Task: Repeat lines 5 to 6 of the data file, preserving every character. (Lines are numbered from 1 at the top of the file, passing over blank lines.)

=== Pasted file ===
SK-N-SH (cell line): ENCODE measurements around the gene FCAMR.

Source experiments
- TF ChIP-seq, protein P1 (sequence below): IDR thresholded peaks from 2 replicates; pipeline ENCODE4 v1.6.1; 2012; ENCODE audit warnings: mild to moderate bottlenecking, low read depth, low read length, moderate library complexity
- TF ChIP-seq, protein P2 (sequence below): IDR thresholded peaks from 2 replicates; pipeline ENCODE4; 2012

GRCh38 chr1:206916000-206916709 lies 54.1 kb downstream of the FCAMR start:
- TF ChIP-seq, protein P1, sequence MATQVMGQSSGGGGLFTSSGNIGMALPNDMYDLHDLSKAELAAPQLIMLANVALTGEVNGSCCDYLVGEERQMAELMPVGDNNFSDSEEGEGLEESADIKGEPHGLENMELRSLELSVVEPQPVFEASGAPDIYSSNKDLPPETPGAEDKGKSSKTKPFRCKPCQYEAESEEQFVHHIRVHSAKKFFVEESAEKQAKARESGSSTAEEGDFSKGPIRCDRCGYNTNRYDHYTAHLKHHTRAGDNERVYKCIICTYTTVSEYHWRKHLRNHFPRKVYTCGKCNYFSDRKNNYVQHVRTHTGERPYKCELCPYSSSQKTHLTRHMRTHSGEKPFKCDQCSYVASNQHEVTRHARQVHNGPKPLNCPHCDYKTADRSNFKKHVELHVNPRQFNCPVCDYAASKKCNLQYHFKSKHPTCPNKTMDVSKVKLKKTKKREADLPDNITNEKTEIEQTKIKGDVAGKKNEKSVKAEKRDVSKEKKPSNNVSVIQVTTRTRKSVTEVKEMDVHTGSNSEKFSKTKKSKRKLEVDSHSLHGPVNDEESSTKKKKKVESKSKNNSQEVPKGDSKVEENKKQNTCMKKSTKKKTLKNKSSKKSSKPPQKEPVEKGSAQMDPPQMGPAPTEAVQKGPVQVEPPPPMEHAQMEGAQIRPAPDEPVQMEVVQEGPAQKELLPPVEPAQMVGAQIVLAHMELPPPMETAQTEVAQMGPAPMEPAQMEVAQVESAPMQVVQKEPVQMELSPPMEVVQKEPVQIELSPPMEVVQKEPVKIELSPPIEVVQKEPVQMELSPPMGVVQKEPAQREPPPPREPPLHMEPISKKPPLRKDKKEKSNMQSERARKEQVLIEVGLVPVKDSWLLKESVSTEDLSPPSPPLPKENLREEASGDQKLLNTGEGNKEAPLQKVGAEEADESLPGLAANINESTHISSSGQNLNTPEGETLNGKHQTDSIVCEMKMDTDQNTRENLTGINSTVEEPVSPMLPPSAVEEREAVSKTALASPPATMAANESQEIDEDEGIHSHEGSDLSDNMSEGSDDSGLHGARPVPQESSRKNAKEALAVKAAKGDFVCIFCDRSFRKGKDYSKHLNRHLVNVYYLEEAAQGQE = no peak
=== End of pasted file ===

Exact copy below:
GRCh38 chr1:206916000-206916709 lies 54.1 kb downstream of the FCAMR start:
- TF ChIP-seq, protein P1, sequence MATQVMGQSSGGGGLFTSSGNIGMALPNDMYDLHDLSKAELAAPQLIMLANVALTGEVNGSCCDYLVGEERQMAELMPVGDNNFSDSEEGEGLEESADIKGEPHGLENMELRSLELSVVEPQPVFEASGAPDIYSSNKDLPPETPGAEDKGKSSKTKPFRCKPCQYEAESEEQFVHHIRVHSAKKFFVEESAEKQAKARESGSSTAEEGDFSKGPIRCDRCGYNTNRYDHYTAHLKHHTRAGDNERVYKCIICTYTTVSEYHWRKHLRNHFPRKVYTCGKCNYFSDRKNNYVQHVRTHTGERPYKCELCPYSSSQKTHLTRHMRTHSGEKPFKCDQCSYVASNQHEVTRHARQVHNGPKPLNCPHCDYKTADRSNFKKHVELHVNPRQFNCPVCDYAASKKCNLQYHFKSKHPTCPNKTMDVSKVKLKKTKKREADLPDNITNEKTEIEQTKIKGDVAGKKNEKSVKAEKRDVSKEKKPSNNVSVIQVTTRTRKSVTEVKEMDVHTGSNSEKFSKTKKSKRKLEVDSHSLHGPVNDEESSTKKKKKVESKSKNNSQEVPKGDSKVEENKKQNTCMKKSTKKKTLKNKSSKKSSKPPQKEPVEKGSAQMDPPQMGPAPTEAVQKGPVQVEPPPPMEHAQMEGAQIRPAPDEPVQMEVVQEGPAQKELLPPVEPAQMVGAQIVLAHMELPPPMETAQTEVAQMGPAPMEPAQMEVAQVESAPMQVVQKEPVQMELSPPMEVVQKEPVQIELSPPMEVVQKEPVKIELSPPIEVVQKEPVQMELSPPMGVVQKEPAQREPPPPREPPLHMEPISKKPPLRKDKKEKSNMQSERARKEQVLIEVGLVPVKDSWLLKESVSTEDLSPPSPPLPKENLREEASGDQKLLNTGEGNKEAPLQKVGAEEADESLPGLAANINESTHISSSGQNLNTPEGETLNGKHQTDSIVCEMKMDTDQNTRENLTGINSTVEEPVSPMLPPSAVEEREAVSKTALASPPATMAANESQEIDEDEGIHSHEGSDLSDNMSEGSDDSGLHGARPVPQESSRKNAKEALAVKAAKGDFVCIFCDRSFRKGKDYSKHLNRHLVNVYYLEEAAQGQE = no peak